If you do develop a wart, then it's worth getting it treated - they can look awful, and although they may go away of their own accord, you can't be sure of this. Treatment will also reduce the risk of your passing on the infection to someone else. They generally are quite visible - see the illustration - and occur mostly on the penis, scrotum or vulva. However, since some other diseases can look rather wart-like, you need to see a doctor to get a definite diagnosis. The bad news is that if you are keen on oral sex, they may actually develop around your mouth or throat - in which case, I suppose, people may be able to guess what you've really been up to. Fortunately it isn't hard to remove a wart.
Since it's so hard to identify who has and who hasn't got HPV, you might wonder what you can do to minimize the risk of getting infected. The first thing is not to mess around with someone who obviously has genital warts. The next is that wearing a condom, despite the discouraging words above, does at least protect some of the skin that's likely to be exposed during sex. The third thing you can do is tell your partner if you've ever had warts on your privates. Hmm.....it may be hard to get that fact into a casual conversation, and since HPV is so prevalent you might not even think it's necessary, but telling your partner at least gives them the choice of whether to have sex with you or not.
The more potent strains of HPV cause abnormal or pre-cancerous cells to develop in the cervix. Happily, though, these changes develop very slowly, so an annual smear test eliminates the risk of a woman getting cervical cancer without knowing about it. And the good news is that a large proportion of pre-cancerous cells will spontaneously revert to normal or die out long before they become a serious problem. The even better news is that treatment for pre-cancerous cellular changes is effective when it's detected early.
1 in 10 UK residents is infected with herpes, but the majority don't show any symptoms. For the unfortunate ones, the first sign of an infection is a slight burning or tingling sensation on the skin where the virus made contact. Then, usually between 2 and 20 days later, the herpes blisters begin to develop - small blisters which burst, ulcerate and seep fluid, in that order. They then dry up and turn scabby, and everything returns to normal in about three weeks. From then on, depending on how strong your immune system is, there may or may not be further outbreaks, accompanied by some or all of fever, swollen glands and general pain in the infected area. Even if you do have further outbreaks they will most likely die out eventually, though this may take several years; you'll carry the virus for life, though, so potentially it can always return.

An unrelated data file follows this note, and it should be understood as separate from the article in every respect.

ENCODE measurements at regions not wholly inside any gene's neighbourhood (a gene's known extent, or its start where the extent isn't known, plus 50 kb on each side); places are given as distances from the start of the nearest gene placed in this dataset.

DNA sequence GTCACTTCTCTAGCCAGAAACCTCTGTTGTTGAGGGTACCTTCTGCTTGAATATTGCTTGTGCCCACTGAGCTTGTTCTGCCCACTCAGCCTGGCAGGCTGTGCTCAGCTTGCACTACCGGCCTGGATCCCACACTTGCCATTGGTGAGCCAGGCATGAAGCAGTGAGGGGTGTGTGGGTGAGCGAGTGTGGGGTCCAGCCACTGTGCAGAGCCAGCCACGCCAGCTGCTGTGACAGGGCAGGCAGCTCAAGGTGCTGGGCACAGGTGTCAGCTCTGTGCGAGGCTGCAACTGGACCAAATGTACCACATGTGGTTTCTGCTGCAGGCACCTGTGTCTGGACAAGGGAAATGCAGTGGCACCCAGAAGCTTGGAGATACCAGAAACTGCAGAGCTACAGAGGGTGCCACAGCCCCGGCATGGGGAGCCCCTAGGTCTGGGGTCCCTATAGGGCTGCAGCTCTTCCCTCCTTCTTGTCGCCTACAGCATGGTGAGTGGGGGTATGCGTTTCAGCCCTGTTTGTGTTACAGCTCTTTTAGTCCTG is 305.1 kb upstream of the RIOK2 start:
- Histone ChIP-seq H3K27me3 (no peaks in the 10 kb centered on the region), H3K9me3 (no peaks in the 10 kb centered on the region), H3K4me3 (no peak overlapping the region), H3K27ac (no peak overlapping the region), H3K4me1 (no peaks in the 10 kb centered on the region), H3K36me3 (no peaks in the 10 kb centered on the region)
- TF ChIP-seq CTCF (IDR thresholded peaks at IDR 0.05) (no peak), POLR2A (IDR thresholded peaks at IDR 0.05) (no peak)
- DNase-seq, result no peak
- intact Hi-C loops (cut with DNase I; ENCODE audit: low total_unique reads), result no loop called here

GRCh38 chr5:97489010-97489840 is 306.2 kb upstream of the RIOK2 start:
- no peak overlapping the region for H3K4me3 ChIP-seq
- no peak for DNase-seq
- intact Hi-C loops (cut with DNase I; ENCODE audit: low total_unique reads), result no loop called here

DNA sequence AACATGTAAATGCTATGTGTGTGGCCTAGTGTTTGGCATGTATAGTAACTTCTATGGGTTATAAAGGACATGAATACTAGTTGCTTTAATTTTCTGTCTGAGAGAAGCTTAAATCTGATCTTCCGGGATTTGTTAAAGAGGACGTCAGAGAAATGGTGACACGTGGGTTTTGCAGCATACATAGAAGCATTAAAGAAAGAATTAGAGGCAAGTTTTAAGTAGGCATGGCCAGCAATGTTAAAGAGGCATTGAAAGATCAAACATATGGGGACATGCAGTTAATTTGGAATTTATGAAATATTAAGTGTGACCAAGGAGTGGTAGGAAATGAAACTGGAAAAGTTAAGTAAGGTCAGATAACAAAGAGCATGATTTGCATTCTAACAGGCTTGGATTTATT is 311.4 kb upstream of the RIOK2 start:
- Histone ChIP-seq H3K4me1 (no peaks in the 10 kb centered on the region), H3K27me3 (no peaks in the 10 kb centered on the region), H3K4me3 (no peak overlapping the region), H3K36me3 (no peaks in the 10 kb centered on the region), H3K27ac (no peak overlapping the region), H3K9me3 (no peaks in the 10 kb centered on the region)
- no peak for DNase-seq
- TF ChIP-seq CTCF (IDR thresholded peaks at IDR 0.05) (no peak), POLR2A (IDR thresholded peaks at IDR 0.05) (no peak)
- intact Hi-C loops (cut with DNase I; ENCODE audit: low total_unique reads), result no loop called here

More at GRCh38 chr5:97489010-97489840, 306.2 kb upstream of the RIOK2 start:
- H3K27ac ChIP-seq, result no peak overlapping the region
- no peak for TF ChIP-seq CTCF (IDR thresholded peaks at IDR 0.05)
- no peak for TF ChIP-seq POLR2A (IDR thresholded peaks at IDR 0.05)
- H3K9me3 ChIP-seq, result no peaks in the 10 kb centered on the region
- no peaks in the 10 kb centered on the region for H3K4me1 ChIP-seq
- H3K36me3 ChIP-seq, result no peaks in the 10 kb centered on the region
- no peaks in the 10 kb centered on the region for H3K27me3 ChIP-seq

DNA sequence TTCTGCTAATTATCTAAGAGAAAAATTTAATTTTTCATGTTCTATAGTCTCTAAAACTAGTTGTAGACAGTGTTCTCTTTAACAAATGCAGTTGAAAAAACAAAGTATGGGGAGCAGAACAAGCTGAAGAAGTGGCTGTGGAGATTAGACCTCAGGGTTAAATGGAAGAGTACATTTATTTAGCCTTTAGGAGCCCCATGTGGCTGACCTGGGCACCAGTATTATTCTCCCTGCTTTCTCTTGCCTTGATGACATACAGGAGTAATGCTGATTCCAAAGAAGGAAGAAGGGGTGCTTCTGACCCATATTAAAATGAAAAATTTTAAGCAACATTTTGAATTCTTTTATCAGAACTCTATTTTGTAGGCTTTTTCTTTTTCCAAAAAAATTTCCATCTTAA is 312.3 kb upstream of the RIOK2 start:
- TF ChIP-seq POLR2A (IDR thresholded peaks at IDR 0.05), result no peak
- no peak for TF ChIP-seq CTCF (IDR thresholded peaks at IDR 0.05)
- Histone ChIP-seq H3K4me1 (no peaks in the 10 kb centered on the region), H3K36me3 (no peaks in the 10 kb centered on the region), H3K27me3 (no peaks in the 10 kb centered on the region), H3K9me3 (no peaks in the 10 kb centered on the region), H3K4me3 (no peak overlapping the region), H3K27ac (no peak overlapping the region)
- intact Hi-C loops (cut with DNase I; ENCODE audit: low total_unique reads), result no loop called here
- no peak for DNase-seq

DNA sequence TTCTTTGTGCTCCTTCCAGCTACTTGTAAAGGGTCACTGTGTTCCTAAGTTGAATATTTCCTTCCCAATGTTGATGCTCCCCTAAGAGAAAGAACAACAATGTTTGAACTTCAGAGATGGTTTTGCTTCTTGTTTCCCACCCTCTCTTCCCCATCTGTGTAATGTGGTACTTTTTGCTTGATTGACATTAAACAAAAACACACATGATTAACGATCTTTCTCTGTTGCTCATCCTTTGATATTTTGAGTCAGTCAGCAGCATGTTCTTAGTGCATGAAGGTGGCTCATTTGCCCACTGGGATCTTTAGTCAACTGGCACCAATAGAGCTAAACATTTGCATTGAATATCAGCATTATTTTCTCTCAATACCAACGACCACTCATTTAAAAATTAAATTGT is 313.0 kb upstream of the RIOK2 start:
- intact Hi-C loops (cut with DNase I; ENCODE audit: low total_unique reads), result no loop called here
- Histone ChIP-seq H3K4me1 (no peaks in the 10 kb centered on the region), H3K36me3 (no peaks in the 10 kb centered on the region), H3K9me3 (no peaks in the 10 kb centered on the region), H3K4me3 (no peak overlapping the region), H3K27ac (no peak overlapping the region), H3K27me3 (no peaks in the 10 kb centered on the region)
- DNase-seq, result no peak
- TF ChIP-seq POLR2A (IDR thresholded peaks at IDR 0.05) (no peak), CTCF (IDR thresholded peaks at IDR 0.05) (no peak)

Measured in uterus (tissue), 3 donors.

The virus is usually spread through contact between active herpes sores and the head of the penis, the inside of the lips, the urethra, the mouth, the vagina or the rectum. You might think this means that all you have to do is avoid anyone with a visible seeping sore, but sadly, you'd be wrong, though it's a good start. The first problem is that herpes sores aren't always visible - they can develop on the cervix, the thighs, between the cheeks of someone's bottom, and so on. So unless you're going to play hide and seek before you get down and dirty, you can't be sure there isn't a herpes sore lurking somewhere on your partner's body. The second problem is that there are periods where an infected person gives off the virus even if they don't have any active sores - the virus appears to creep through the skin and can infect a partner without either of you knowing anything about it.